SAN SALVADOR, July 14, 2011 ( – Pro-family groups in El Salvador have mounted an organized protest against the current United States ambassador to the country, after she published a controversial article in a local newspaper denouncing “homophobia,” which she says is “based on the lack of understanding of what it really means to be homosexual or transgender.”


Mari Carmen Aponte, who was temporarily appointed by U.S. President Barack Obama in 2010 during a congressional recess, also lauded the Obama administration’s international activism against “discrimination” against homosexuals and cited Secretary of State Hillary Clinton’s claim that “Gay rights are Human Rights.”

But Aponte’s article, which was published on June 28 in the La Prensa Grafica newspaper, has been met with outrage by numerous human rights and pro-family organizations in El Salvador, who accuse her of violating international law and seeking to impose the U.S.‘s homosexual political agenda on the country.

“Mrs. Aponte, in clear violation of the rules of diplomacy and international law, you seek to impose on Salvadorans, belittling our fundamentally Christian values, rooted in the natural law, a new vision of foreign values, totally alien to our way of thinking, disguising them as supposed ‘human rights,’” a coalition of 22 groups declared in a full page advertisement in the El Salvadoran newspaper El Diario de Hoy.

“You cannot, Mrs. Ambassador, lecture us with an air of superiority about human rights, when in various states and countries abortion is legal, by which means millions of defenseless unborn babies are cruelly and mercilessly murdered. They are cut into pieces, burned, poisoned alive, even up to 9 months of gestation!  This is called ‘the right to decide’ and ‘modernity and progress!’”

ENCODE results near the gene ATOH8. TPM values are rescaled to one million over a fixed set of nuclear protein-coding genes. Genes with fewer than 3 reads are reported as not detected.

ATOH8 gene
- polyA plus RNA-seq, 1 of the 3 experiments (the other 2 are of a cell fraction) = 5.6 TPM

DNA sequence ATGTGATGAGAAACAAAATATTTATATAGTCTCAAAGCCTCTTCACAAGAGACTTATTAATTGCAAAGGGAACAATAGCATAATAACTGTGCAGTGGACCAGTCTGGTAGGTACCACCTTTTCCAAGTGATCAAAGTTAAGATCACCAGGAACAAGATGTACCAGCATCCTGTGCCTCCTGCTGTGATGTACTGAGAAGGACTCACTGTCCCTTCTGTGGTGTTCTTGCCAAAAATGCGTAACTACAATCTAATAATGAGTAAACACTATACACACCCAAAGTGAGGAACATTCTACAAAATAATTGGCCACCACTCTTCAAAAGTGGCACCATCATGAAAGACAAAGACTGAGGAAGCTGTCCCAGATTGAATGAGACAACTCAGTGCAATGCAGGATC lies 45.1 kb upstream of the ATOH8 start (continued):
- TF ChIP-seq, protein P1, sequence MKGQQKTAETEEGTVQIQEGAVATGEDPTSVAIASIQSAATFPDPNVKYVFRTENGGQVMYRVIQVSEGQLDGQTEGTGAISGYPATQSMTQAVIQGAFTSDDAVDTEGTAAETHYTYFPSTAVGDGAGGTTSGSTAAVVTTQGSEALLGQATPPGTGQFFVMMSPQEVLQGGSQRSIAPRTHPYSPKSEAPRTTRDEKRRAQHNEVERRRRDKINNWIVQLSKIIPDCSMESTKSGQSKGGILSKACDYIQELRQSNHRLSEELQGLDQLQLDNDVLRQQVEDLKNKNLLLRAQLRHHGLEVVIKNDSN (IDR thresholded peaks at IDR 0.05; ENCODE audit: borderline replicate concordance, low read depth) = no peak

The groups have also sent a letter of protest to the U.S. Senate, stating that “Madam Ambassador Aponte has abused her diplomatic status, showing a clear disdain concerning our values and cultural identity, claiming to ‘guide’ us toward a shift in our way of thinking so that we may accept multiple forms of sexual behavior as legitimate, in the same way that President Obama promotes.”

The letter observes, “Ms. Aponte was appointed by Obama as head of mission to our country, benefiting from a recess of the Senate to do so, and seeing as she has not achieved the consensus needed to be ratified in office, we respectfully request that you maintain opposition of such appointment so that she is not confirmed, or better yet, that she be removed from her post as soon as possible…”

Aponte has never been approved by the U.S. Senate due to an ongoing controversy about her association with suspected Cuban intelligence agents during the 1980s and 1990s.

Although Aponte has been cleared for the appointment by the FBI, ongoing concerns about her past relationship with a suspected Cuban spy led Senator Jim DeMint of South Carolina to put a hold on her nomination, pending a review of her FBI file.  The Obama administration then took advantage of a Senate recess to temporarily appoint Aponte to the post, although her appointment could be revoked if she is voted down by the Senate at a later date.

Contact information:

Telephone numbers and email contact forms for all U.S. senators here.

The United States State Department
2201 C Street NW
Washington, DC 20520
Main Switchboard:
Public Communication Division:

The U.S. Embassy in El Salvador
Main switchboard:  (011 from the USA or Canada) + (503) 2501-2999
Email: [email protected]